Reading with… Ana Reyes

photo: Christopher Brown

Ana Reyes is the author of The House in the Pines (Dutton, January 3, 2023), a thriller that puts memory and manipulation in the spotlight with haunting results. Before getting her MFA in fiction at Louisiana State University, Reyes worked as a script reader in Hollywood. She lives in Los Angeles with her husband and teaches creative writing to older adults at Santa Monica College.

Handsell readers your book in 25 words or less:

To solve the mystery of her best friend's death, a young woman must return to a place she can't remember--the house in the pines.

On your nightstand now:

I'm reading The Furrows by Namwali Serpell. It hooked me with its first, heartbreaking, exquitely written scene and hasn't let up since. I'm almost done with it now, deep into its mystery, and can't wait to find out how it ends. I like to read just one book at a time, but I'm looking forward to starting The Cloisters by Katy Hays next.

Favorite book when you were a child:

The Magic School Bus at the Waterworks by Joanna Cole. I love the moment when the kids shrink down to the size of water drops and fall from the clouds like rain and then flow through a reservoir eventually to pour out through a faucet at their school. To this day, I'd follow Ms. Frizzle anywhere.

Your top five authors:

Angela Carter, Elif Shafak, Italo Calvino, Haruki Murakami, Christopher Pike.

Book you've faked reading:

I was assigned Fear and Trembling by Søren Kierkegaard in grad school and made it only through the first 20 pages or so. Having never studied philosophy, I found myself stymied by many of the concepts and all of the Descartes references. I'd like to return to it someday when I have more time and space, as I remember sensing Kierkegaard was getting at something important.

Book you're an evangelist for:

The Keep by Jennifer Egan. I can't count how many people I've recommended it to, and everyone who reads it seems to love it as much as I do. Its sense of mystery is so thick you could cut it with a knife.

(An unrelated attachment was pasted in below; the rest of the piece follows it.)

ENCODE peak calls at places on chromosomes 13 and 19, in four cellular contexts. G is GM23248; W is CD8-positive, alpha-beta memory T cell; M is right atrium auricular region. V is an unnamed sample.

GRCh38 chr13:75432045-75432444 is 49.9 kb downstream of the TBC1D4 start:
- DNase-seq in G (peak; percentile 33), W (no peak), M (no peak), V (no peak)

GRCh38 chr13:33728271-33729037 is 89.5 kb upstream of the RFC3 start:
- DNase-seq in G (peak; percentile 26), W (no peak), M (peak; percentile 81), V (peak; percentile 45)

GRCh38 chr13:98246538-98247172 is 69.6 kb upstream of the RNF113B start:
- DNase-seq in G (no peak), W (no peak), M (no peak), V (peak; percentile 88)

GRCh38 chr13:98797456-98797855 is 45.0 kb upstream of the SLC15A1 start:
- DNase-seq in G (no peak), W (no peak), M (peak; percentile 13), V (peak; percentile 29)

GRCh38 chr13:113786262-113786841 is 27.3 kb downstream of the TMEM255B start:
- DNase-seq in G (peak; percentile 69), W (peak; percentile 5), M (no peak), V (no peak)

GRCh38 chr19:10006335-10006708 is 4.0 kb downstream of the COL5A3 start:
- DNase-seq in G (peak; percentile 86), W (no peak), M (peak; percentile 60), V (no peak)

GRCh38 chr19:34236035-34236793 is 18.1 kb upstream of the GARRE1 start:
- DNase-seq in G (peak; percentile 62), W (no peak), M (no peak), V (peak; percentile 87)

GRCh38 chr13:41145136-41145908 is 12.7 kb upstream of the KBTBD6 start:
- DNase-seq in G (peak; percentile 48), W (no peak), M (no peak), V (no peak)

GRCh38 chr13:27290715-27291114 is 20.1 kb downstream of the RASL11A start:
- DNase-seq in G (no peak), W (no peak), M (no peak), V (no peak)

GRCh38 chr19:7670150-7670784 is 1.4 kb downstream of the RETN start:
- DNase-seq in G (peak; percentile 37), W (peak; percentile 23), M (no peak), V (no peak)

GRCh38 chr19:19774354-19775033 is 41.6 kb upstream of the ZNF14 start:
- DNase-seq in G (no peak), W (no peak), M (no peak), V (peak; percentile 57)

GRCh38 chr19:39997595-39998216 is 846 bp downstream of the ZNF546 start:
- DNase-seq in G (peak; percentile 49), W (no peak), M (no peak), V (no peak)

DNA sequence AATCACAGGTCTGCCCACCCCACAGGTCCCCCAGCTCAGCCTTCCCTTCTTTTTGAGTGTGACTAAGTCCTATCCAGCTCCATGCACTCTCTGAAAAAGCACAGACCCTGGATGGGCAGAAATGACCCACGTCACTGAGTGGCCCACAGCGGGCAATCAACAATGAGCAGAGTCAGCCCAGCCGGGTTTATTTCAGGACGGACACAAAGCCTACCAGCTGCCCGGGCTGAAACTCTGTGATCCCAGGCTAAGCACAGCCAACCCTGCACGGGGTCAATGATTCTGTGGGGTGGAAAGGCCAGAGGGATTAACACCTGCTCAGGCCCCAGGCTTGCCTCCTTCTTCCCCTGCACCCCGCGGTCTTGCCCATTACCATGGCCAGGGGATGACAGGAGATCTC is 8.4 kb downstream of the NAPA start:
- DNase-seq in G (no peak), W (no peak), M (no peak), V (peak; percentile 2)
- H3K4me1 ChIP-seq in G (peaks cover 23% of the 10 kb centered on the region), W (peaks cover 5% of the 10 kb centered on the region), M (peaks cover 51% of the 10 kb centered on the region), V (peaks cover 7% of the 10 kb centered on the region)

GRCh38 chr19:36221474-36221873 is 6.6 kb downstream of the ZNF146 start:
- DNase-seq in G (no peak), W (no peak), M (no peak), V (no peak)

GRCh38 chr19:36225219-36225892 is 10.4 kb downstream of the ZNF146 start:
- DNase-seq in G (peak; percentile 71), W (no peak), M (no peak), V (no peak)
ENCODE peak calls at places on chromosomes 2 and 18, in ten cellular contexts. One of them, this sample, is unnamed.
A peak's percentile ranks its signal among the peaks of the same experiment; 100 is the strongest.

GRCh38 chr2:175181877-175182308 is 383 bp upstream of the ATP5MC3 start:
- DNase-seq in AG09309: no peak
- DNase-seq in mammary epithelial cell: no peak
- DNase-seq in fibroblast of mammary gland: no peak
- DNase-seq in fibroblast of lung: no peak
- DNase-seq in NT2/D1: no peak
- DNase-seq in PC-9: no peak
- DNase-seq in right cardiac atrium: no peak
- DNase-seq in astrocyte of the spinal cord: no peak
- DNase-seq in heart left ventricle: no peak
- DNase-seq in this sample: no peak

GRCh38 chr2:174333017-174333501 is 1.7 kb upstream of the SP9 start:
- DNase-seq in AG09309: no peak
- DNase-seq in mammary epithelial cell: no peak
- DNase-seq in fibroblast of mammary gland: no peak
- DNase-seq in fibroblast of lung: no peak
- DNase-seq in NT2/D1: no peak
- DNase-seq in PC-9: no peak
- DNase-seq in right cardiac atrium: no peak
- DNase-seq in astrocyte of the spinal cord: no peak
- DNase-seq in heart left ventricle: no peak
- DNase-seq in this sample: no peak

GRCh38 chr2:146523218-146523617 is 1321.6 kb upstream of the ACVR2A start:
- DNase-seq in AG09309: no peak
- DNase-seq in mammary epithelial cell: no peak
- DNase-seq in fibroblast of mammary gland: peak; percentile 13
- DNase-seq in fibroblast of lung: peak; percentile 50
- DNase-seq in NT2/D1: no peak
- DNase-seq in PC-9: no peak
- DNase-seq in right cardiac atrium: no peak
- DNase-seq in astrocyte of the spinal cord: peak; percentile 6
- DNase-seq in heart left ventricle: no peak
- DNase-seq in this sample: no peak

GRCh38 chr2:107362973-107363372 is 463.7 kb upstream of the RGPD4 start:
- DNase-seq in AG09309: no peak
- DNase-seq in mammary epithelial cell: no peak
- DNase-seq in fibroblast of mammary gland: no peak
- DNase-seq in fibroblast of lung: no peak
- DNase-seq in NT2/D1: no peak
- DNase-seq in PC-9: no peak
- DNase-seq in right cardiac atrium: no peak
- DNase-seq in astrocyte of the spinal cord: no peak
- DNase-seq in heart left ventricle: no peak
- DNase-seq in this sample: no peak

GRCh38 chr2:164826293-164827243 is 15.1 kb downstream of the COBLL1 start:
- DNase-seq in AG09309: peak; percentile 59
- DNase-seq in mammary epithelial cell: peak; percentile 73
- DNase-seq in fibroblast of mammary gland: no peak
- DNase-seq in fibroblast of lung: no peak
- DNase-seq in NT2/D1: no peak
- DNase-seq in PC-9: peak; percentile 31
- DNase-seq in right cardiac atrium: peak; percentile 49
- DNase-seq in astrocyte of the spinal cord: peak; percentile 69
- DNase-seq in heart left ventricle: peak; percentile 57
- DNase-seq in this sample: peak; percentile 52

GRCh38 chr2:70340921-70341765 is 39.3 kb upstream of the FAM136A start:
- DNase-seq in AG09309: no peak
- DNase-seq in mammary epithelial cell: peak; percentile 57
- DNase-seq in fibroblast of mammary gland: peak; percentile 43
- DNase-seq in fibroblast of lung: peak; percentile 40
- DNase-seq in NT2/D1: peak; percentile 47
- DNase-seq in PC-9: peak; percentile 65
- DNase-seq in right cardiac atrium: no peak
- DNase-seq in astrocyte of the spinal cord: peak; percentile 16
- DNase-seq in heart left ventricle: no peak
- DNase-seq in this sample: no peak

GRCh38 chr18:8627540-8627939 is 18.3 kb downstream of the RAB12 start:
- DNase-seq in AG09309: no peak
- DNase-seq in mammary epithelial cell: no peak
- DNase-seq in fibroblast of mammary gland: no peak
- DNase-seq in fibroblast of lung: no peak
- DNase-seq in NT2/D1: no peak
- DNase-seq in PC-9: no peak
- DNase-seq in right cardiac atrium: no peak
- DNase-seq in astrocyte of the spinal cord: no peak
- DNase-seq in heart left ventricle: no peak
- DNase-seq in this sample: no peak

Book you've bought for the cover:

What We Fed to the Manticore by Talia Lakshmi Kolluri has one of the most beautiful covers of 2022. It features a vivid blue tiger against eye-popping swirls of color and a scattering of roses. I didn't buy this book only for the cover--I was also intrigued by the idea of stories narrated by animals--but the cover was certainly the first thing that jumped out at me.

Book you hid from your parents:

My entire Christopher Pike collection. I was 10 or 11 when I started reading him--the first one I read was Bury Me Deep--and I knew at once from all the sex and occasional drug use that my mom would not approve.

Book that changed your life:

I worked at a talent agency for much of my 20s, reading screenplays and writing reports on them for my bosses. I learned a lot about writing and storytelling from that job, but one downside was that I rarely read for fun.

Then one day a man approached me in the elevator at work and offered me The Bloody Chamber by Angela Carter. The man (who I'd later learn was a writer) worked in the mailroom and had noticed a collection of fairy tales on my desk while delivering my mail. Something about the cover (and the man) intrigued me enough to read it ahead of the leaning tower of scripts in my inbox, and what I read launched the next phase of my life. Today I'm married to the man in the elevator and count The Bloody Chamber as one of my greatest inspirations.

Favorite line from a book:

This is a tough one! I have many, but one that stands out is from A Short History of Myth by Karen Armstrong, a book I've read, reread and even assigned to a group of college freshman I once taught in a class on comparative mythology.

Armstrong discusses how the stories we tell are part of what makes us human. She points out how dogs, for example, don't seem to agonize over the "canine condition." "But human beings," she writes, "fall easily into despair, and from the very beginning we invented stories that enabled us to place our lives in a larger setting, that revealed an underlying pattern, and gave us a sense that, against all the depressing and chaotic evidence to the contrary, life had meaning and value."

This line helps me understand the importance of stories in my own life. For as long as I remember, they've helped me make sense of the world.

Five books you'll never part with:

The Bloody Chamber by Angela Carter; Like Water for Chocolate by Laura Esquivel; The Haunting of Hill House by Shirley Jackson; Piranesi by Susanna Clarke; The Snow Child by Eowyn Ivey.

Book you most want to read again for the first time:

Kafka on the Shore was the first book I read by Haruki Murakami, and I knew almost nothing about it going in. I wish I could go back and immerse myself in its mind-bending strangeness for the first time.

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